Private equity deals often involve a lot of contingencies, and the fund’s financial downside is usually limited to some kind of reverse breakup fee. In these situations, PE funds have traditionally reassured sellers that walking away from a deal would damage the fund’s reputation & ability to do future deals. This Axios article says that may have been true in the past, but in the Covid-19 era, not walking away from a deal may do more damage to a PE fund’s reputation:
Private equity investors have historically taken a dim view of peers that renege on signed merger agreements, believing that an honorable reputationcan be the difference between winning and losing the next deal or next fund. What’s new: Not only have stigma worries dissipated, but some buyers now feel honoring their pre-pandemic word would diminish their reputation.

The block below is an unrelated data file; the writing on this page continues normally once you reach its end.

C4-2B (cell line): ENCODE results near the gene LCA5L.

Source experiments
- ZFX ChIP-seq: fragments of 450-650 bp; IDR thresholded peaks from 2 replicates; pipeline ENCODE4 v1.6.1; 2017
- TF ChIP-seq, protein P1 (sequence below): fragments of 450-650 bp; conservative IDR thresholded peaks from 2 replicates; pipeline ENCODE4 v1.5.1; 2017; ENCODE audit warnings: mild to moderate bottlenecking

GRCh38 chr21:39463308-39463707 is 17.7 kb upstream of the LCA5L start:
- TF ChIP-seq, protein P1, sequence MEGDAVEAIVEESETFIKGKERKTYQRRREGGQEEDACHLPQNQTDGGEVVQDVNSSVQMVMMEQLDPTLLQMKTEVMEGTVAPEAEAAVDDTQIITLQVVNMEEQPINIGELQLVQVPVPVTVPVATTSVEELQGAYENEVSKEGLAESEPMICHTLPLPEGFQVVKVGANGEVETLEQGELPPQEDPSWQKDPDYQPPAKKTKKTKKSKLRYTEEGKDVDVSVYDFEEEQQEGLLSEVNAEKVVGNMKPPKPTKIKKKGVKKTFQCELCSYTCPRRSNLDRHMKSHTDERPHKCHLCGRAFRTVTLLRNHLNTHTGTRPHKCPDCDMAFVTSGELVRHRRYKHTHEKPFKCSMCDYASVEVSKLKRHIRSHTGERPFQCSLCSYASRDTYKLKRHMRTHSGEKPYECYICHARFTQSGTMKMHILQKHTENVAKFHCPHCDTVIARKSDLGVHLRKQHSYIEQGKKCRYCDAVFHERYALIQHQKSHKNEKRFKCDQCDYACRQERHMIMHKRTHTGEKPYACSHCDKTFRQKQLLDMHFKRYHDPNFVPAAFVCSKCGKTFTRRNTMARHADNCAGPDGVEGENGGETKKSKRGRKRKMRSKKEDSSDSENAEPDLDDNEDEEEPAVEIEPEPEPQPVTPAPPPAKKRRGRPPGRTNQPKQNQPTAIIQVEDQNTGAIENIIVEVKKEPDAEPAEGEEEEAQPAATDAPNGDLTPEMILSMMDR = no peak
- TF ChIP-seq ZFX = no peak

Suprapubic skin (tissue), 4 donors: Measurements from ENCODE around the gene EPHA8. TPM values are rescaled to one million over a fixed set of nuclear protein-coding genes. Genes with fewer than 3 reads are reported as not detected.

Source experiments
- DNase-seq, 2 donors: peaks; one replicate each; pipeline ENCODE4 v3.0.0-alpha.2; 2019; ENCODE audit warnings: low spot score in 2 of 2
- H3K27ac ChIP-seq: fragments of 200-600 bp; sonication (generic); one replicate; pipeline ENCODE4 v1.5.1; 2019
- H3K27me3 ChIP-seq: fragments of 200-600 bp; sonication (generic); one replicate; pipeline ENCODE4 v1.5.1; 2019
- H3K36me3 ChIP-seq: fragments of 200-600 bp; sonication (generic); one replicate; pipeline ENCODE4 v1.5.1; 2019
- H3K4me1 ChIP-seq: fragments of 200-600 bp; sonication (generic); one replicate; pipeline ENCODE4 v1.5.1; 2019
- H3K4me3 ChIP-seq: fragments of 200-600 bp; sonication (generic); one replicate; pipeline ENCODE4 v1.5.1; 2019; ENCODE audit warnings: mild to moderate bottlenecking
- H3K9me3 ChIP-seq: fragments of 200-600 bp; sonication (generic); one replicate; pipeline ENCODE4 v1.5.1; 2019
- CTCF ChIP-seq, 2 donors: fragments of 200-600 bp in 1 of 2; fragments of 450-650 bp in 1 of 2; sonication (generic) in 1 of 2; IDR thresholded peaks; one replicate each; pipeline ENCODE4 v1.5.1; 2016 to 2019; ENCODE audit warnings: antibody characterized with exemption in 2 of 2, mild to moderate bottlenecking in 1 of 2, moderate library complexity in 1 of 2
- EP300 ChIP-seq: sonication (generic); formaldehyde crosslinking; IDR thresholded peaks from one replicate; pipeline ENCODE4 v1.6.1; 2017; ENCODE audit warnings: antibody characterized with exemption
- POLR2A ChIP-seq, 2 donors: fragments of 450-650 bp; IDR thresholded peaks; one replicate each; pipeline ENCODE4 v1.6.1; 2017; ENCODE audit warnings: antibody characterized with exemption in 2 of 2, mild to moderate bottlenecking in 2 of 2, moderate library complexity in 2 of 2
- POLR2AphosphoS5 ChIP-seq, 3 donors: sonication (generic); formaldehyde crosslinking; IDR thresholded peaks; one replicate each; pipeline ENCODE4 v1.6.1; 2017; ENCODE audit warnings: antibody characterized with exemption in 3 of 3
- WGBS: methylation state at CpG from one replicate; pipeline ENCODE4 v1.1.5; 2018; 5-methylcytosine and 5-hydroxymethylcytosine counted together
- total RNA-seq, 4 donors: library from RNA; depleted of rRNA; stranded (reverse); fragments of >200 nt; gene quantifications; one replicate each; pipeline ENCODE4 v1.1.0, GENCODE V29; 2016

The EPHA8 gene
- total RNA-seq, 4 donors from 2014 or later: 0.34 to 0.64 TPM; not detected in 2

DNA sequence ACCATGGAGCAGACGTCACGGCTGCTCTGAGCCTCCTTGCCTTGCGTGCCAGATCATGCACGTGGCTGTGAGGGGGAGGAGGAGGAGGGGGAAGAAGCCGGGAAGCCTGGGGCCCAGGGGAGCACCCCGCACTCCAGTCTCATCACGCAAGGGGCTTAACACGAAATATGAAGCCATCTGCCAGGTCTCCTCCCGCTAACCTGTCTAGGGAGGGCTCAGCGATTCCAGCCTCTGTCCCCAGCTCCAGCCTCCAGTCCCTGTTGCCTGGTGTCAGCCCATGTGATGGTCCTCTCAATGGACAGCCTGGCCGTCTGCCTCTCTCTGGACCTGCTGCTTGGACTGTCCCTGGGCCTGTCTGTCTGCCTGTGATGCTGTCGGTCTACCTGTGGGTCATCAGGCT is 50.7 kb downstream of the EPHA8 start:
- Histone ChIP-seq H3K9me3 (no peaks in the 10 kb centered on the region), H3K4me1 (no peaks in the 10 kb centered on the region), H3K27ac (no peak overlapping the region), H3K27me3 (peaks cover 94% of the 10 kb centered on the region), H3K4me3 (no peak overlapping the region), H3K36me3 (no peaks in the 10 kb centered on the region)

Driving the news: Broken buyouts are becoming nearly as prevalent as new ones. Just within the past 48 hours, we’ve learned that: Carlyle bailed on its $900 million deal for a 20% stake in American Express Global Business Travel. Kohlberg & Co. walked away from its $550 million deal for cake decorations company Decopac, owned by Snow Phipps.
It’s one thing to buy a company that eventually loses value,” says a private equity investor whose firm is largely sitting on the sidelines. “It’s quite another to buy a company that you need to write down by 50% the minute you close. That’s a tougher sell to limited partners.”
So, when push comes to shove, it looks like some PE funds have decided that it’s better to risk reputational damage with sellers (and a lawsuit) than to risk reputational damage with their investors. On the other hand, maybe they just figure that anybody that’s a seller in this environment needs PE buyers too much to worry about whether their buyer tried to get out of pre-Covid-19 deals.
– John Jenkins